First solution, always buy at least 4 ounces more than you think you need unless you have your control down to a ‘T’. No. Even if you have your control perfected. I’ve made plenty of BFL, Shetland, and Falkland yarns for sweaters so I pretty well know what 1 lb of fiber is going to get me. I still get extra. I may not spin that last 4 ounces but I get it just in case I mess up or change my mind and want to add length or girth somewhere that I hadn’t originally planned for.

Second solution, spin a sample. Spin, make your control card with your singles and your plied yarn (if you’re plying), wash your yarn and add that to the control card. Now measure the weight against the yardage. Calculate. If you use your control card and you keep your spinning controlled throughout the project, this is the most accurate way to know you’re going to have enough for the project.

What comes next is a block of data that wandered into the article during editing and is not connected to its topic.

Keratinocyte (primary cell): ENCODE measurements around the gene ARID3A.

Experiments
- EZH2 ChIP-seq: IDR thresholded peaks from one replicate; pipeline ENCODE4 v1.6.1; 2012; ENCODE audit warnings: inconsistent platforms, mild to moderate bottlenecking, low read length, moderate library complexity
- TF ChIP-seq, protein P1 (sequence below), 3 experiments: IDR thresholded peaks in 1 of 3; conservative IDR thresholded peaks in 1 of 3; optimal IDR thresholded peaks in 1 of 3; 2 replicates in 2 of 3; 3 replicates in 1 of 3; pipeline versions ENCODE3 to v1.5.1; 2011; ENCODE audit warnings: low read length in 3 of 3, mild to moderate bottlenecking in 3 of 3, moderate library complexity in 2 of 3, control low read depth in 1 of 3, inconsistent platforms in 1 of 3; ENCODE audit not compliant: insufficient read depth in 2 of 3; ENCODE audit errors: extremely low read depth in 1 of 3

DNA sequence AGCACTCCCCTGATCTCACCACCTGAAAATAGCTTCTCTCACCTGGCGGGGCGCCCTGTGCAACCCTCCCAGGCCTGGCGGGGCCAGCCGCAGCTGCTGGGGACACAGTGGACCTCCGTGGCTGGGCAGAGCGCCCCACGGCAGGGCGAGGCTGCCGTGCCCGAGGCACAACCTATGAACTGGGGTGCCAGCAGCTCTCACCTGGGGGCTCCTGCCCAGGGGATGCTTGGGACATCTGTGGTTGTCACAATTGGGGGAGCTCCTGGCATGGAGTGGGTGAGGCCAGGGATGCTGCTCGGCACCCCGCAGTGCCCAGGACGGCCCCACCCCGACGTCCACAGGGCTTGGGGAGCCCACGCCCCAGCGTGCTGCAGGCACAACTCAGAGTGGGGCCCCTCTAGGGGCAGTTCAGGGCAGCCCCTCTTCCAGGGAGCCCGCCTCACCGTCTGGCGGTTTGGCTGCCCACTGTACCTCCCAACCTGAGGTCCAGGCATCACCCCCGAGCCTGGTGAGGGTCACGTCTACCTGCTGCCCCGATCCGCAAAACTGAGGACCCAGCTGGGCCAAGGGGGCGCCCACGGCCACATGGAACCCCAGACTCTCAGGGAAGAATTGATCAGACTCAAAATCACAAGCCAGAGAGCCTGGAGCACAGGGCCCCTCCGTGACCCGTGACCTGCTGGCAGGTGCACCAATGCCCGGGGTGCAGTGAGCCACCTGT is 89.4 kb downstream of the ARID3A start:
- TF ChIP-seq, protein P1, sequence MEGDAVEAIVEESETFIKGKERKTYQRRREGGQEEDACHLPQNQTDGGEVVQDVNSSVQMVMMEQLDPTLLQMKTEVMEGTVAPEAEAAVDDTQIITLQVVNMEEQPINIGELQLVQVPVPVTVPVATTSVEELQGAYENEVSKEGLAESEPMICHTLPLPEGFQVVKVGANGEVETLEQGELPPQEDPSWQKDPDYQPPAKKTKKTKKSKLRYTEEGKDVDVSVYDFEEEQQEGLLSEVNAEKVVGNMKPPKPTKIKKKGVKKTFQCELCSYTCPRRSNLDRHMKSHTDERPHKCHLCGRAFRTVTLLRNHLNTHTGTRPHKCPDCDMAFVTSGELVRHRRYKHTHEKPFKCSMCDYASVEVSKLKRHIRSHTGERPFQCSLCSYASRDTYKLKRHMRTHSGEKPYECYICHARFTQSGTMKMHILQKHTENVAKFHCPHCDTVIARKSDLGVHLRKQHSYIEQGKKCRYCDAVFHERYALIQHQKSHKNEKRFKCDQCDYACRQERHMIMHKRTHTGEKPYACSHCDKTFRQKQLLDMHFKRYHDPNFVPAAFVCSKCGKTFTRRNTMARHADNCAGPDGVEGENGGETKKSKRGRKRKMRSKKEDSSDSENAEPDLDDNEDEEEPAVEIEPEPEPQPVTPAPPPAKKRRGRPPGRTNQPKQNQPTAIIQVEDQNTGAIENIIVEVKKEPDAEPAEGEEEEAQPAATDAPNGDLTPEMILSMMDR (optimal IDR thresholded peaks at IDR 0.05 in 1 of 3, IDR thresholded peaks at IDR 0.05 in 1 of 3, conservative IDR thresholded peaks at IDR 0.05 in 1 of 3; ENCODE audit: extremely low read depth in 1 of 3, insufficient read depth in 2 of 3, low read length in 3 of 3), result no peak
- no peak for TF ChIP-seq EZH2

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Personal Control Cards

This is something that I talked about in my Craftsy Class.
That’s a $20 off link by the way, just in case you haven’t taken the class yet.
It’s also something that I’ve talked about in my book Spin Control or also formatted for your Kindle. That’s e-print so you can download it now!
It’s something I’ve talked about in many classes. Particularly, if you’ve taken a class with me about having better control of your yarn.


I have a thing for these little Personal Control Cards. I lay more stock in them than I do in WPI guides and Spinner’s Control Cards. I am in no way saying that the tools that are available to us have no value. They absolutely do have value but they’re not magic.

First let’s play.